Value may be equivocal and experience directs the bankruptcy attorney as to which chattel matters.Bankruptcy attorney Asaph Abrams on protecting your property in chapter 7 bankruptcy.

In assessing whether available exemptions are adequate, your bankruptcy attorney must accurately deduct encumbrances as well as factor in hypothetical trustee- and sale-costs that reduce the asset’s true worth.

And property in bankruptcy is broadly defined; it encompasses tangible, intangible, contingent, unliquidated and even future interests. The San Diego bankruptcy lawyer will comprehensively categorize and define the client’s property: if it isn’t scheduled, then it can’t be exempted.

How Do Exemptions Play Into Chapter 13 Bankruptcy?

In Chapter 13 Bankruptcy, there is no liquidation or loss of property. But in chapter 13 we must still “exempt” your assets (using the above schemes) since exemption affects the chapter 13 bankruptcy payment threshold. If you file chapter 13 bankruptcy and have non-exempt assets that could have been sold if you had alternatively filed chapter 7, then the hypothetical sale proceeds effect a minimum chapter 13 payment to creditors.


Bankruptcy Exemptions For New Californians:

As the gubernatorial Austrian Oak would intone, “Welcome to Cali-fohnia!” If you’re new to California (within the last 2 years), we need to look at the applicable law for the state in which you resided during the majority of the 180-day period preceding the 730-day period prior to your bankruptcy filing. Then a determination is made whether to use the previous state’s exemptions or alternative Federal exemptions (which are similar to California’s System 2), if available. No, we don’t make this stuff up; please call to see what this gobbledygook means for you: (858) 240-6751.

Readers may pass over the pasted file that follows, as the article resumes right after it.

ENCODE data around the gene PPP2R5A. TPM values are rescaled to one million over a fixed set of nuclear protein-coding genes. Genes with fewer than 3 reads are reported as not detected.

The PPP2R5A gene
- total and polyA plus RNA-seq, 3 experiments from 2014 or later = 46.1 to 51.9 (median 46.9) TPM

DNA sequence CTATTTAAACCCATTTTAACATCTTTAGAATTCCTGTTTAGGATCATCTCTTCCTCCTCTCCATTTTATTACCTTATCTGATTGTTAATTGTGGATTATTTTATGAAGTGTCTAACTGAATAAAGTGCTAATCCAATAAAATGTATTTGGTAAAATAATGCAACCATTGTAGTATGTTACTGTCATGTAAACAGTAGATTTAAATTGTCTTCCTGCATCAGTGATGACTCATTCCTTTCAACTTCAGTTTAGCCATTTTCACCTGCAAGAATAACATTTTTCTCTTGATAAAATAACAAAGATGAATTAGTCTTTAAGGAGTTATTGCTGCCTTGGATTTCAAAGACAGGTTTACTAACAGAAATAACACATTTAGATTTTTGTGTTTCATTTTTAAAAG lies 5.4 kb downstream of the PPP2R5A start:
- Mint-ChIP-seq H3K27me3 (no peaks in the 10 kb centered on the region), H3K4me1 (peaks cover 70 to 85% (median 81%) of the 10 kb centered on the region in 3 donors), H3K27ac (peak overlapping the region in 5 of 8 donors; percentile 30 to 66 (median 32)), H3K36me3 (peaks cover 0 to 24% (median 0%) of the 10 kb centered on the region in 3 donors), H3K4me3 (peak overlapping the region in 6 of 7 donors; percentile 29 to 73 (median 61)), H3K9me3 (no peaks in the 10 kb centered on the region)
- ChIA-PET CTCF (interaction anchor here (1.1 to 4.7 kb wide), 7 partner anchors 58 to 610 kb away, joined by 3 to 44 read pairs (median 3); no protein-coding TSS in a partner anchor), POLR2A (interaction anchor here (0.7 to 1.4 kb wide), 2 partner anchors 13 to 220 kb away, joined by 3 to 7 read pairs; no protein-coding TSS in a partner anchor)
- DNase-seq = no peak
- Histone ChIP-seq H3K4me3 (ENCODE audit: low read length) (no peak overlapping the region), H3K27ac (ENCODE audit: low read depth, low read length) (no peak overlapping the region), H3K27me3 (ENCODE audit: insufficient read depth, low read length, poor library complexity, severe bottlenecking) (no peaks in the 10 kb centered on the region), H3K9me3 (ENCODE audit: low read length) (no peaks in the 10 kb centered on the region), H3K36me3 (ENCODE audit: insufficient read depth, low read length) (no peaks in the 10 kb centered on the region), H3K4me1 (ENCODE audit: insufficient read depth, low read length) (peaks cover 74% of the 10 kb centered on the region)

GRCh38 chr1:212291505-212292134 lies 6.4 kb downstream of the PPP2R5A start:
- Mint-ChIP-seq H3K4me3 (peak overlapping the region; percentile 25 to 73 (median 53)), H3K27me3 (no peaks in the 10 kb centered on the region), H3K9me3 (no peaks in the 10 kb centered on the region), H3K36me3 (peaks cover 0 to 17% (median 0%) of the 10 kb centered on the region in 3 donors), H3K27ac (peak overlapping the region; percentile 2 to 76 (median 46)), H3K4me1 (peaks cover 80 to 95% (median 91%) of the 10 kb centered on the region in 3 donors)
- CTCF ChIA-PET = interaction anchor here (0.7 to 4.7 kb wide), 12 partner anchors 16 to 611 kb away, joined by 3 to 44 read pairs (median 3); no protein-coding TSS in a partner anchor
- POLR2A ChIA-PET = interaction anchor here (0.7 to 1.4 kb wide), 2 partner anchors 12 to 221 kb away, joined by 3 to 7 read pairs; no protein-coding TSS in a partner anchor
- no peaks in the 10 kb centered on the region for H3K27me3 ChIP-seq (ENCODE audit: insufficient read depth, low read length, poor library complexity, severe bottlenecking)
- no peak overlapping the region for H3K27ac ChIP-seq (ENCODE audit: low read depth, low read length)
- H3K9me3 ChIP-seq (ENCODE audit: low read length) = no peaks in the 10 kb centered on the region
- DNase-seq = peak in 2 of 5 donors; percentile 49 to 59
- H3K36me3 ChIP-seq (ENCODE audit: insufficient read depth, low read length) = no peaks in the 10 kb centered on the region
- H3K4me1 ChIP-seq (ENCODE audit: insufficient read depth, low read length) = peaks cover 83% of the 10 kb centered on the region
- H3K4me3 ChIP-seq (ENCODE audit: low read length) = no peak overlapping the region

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Your San Diego bankruptcy lawyer will help you rebound.
Member: National Association of Consumer Basketball Attorneys.

[1]

Quoted values are current as of April 1, 2016.  Certain exemption dollar-amounts adjust at least triennially (that was a Word of the Day on my smart-aleck smart-phone app) on April Fools’ Day (this dubious date-selection begs one to double-check bankruptcy exemption updates delivered by jokers).

There’s been a proposed California law (Senate Bill 308) to improve upon existing exemptions; it includes a meaningful measure to increase the homestead exemption up to $300,000. SB 308 had passed the Senate and the Assembly Judiciary Committee (on June 30, 2015). At that time there were “only” four more legislative steps to go. On September 9, 2015, the California Assembly shot it down. The ones who voted “no” swear it was in self defense; they say the bill was a capital offense (in the sense of an offense to their capital).

The NACBA (North American Chinese Basketball Association National Association of Consumer Bankruptcy Attorneys) Legislative Director had stated that Senate Bill 308 must still pass the below next-steps prior to being adopted:

  • Assembly Appropriations Committee;
  • Approval on the Assembly floor;
  • Return to Senate for agreement to Assembly modifications;
  • Governor’s signature;
  • Ratification of rider for legalization of pot;
  • Benefit at George Clooney’s house;
  • Statewide referendum;
  • Stamp of the Committee for Appointing Committees to Appoint Committees.

Alas, legislation takes longer than it takes Vincent D’Onofrio-as-Wilson-Fisk to finish a sentence.